We all know that the people charged with running our nation, and those who want to, ignore polls.



We may be a country of pollsters, and have hordes scurrying around carrying out surveys for political parties, but our leaders take no notice of them. Perish the thought that the snap general election has anything to do with our PM's current popularity. Yeah, right!



They should do a poll and ask people if they think the election has anything to do with polls.



There was another poll, a fairly informal one, going on at Carisbrook on Saturday night and it has left All Black coach John Mitchell with a political problem of sorts.

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Like the political leaders, Mitchell - understandably - says he gets on with his job and is not swayed.



This poll asks whether the great Crusaders will mean a great All Black team. The answer at this point is a rather large no.



Expectations have been raised - often subconsciously - by the professional era. Taking off the black-tinted glasses and watching tapes of old tests reveals there were mistakes galore in the eras where they didn't count errors.



By yesteryear's standards, what happened at Carisbrook, where the All Blacks won but didn't triumph against Ireland, was gripping.



But by the norms of today it was horrible to watch - as if the rugby scientists had mixed the magic ingredients in the wrong order and ended up with a pile of goo. Playing night tests in the Dunedin winter doesn't seem all that sensible either.



It didn't help that a key ingredient, that little yellow object called the ball, seemed to have an off night.



There is science for everything in sport these days. For goodness sake, they even make different boots for different positions in soccer.



The wizards of the past who decided forwards should wear things that looked like sawn-off gumboots were actually prehistoric minds at work.

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And as for those who used leather that turned a ball into a lump of lead with a miraculous lather of soap glued to the outside ...



Our expectations of the ball have risen, and at times on Saturday night it looked as though players who spend their life perfecting the kick would rather be kicking a pillow.



Irish captain Keith Wood, who conducted the most humorous press conference of the season, was an exception and punted superbly during the game, whereas the alleged experts probably wanted to punt the thing for good.



Wood claimed the ball was like a bit of "bloody soap" to handle.



In truth, Ronan O'Gara's goalkicking crisis saved New Zealand, just as Barry McGann's inability to land a sideline conversion at Lansdowne Rd nearly 30 years ago meant the All Blacks had an unbeaten record against Ireland to preserve on Saturday night.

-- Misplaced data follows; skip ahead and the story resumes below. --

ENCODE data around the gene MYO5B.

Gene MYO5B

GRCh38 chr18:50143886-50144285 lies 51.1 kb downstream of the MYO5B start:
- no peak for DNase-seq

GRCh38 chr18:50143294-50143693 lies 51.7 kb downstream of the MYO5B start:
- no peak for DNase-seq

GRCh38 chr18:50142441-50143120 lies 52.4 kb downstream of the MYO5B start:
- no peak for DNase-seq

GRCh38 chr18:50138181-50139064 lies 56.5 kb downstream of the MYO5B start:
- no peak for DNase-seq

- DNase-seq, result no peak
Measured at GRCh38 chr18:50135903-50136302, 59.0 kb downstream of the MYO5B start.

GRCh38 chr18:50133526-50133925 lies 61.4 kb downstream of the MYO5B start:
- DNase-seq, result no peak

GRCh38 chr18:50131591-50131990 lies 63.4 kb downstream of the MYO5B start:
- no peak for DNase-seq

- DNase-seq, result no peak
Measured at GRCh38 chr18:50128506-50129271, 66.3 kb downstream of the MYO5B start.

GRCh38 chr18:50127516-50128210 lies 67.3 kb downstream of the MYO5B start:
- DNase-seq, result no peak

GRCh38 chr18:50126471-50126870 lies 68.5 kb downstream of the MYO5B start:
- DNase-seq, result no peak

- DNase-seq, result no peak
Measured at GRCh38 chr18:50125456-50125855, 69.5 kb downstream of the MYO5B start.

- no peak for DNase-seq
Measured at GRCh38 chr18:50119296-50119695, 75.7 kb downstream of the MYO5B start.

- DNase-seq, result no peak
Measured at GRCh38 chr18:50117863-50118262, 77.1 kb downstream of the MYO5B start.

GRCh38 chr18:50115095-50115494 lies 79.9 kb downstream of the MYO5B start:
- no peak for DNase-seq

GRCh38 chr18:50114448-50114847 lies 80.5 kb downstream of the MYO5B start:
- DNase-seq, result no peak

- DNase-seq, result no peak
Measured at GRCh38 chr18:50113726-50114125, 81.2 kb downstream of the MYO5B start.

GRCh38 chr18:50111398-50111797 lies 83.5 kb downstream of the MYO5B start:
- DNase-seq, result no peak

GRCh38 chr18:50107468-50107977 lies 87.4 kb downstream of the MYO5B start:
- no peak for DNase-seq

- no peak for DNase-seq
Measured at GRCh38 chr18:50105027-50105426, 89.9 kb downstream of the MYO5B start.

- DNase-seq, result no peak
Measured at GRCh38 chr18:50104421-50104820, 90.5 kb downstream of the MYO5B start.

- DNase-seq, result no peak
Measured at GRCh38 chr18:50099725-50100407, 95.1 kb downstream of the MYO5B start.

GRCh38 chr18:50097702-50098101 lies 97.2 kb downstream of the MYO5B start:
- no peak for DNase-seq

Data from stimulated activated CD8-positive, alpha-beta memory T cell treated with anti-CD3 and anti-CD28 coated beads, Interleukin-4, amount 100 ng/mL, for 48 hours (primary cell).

Mitchell and the All Blacks are about to feel a blowtorch of public opinion.



But it would have been a nuclear explosion if they had lost to an injury-affected Irish side who would largely qualify as no-names in their own homes and are at the end of a tiring season.



The informal poll at Carisbrook on Saturday night suggested that public opinion was waiting to be called upon. There was the extraordinary sound of the "off, off, off" chant at the injured Justin Marshall, even given that Otago's Byron Kelleher would have come on and Marshall had been lethargic.



There was the rumble of "Otaaaaagoooo" rising from the stands during an All Black test.



And when the admirable Daryl Gibson replaced an out-of-sorts Tana Umaga - although he did produce a great try-saving chase and tackle on Brian O'Driscoll - there were comments that Canterbury were just one player short of the full set.



There was also the suggestion that Umaga had simply suffered at the end of a dysfunctional Canterbury chain. And there were boos at the final whistle.



A great Auckland team produced a great All Black side not too long ago.



The political problem for Mitchell is that it is unlikely that any teams will dominate world rugby like that again.



The problem of reality is that the marvellous Crusaders may lack the high-impact players necessary at test level. Of course the question is, do they exist anywhere in New Zealand?



This impact problem appears most noticeable in the front row and at numbers eight and six, where the new captain resides. And there are no in-form Cullens or Lomus, while Umaga looked like a Ferrari with flat tyres as the All Blacks' backs played with fire using a flat attack against a well-organised spread defence.



The Crusaders have raised expectations, yet more displays like this will cast them as All Black millstones. It is a strange irony that will increase the public pressure on the All Black coach.



And those polls do take a toll. Just ask John Hart and Wayne Smith.